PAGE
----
'Terror attack' near UK parliament
- Injuries not believed to be serious
- Five attacks blamed on terrorism in Britain last year
- Britain on second highest threat level (Recasts with police statement)
A man deliberately drove a car into pedestrians and cyclists yesterday before ramming it into barriers outside Britain's parliament in what appeared to be the second terrorism attack on the building in just under 18 months, police said.
Three people were injured in the incident. The driver, a man in his 20s, was arrested by armed officers at the scene moments later. He was not co-operating with detectives, Britain's counter-terrorism police chief said.
"Given that this appears to be a deliberate act, the method, and this being an iconic site, we are treating it as a terrorist incident," London Assistant Commissioner Neil Basu told reporters.
Although he had not been formally identified, the man was not believed to be known to security forces, Basu added.
The BBC, citing unnamed sources, said the man was from the Birmingham area of central England and, while not known to the MI5 domestic spy agency or Britain's counter-terrorism network, was known to police.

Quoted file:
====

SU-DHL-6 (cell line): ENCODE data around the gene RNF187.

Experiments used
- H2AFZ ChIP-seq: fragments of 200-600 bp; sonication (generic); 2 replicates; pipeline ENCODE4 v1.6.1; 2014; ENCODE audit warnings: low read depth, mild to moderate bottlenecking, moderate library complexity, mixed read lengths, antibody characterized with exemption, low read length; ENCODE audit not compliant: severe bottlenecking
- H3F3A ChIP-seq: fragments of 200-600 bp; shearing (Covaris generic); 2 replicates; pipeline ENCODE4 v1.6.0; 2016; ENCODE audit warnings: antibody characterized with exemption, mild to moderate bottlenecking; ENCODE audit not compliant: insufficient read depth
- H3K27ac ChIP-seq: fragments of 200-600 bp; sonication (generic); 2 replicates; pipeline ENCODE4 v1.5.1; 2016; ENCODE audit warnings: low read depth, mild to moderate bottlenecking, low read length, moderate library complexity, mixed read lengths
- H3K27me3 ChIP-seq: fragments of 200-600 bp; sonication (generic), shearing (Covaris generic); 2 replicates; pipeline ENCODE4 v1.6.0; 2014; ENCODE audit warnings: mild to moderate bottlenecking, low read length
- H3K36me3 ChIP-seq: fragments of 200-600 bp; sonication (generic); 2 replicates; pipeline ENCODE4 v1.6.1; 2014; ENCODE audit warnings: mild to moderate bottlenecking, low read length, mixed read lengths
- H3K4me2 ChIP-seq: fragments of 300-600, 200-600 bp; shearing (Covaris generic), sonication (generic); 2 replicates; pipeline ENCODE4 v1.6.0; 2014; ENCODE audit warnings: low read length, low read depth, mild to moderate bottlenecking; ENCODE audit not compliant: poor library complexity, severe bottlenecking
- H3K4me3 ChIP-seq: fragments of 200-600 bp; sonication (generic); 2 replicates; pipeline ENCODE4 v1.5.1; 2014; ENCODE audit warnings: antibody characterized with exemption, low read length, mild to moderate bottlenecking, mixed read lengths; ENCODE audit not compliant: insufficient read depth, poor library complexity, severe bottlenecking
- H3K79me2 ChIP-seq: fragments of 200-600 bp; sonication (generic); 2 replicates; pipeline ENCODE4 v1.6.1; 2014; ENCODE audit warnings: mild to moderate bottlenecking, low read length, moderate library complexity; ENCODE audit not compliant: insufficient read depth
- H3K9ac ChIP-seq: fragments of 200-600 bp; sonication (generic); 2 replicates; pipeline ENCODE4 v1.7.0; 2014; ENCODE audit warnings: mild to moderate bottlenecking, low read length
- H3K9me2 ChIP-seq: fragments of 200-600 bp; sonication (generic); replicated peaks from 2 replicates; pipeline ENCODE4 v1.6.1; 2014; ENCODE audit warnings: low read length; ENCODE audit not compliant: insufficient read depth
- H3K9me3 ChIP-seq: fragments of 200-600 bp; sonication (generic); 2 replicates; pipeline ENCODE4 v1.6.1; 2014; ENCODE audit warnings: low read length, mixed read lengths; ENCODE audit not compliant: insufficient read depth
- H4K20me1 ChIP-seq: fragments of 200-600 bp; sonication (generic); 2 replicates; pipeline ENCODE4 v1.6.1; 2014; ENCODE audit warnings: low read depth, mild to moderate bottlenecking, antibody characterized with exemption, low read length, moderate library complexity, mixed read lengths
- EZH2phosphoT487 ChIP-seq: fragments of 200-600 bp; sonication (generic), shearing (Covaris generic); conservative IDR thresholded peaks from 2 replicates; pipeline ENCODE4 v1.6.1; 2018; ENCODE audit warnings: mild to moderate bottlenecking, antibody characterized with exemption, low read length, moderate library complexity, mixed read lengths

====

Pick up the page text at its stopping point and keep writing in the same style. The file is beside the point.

"At this early stage of the investigation, no other suspects at the scene have been identified or reported to police," Basu said. "There is no intelligence of further danger to Londoners or the rest of the UK in connection with this incident."
Police said a silver Ford Fiesta was driven through a group of cyclists and pedestrians during the morning rush hour before hitting a barrier in front of the Houses of Parliament at 0637 GMT.
Camera footage showed the vehicle taking a wrong turn before veering across the road and into a security lane leading to parliament before smashing into the protective barrier as two police officers jumped to safety.
British Prime Minister Theresa May said her thoughts were with the people injured.
US President Donald Trump said on Twitter: "These animals are crazy and must be dealt with through toughness and strength."
Cordons around parliament began to be lifted about six hours after the incident and Westminster Underground station, close to parliament, was reopened to the public.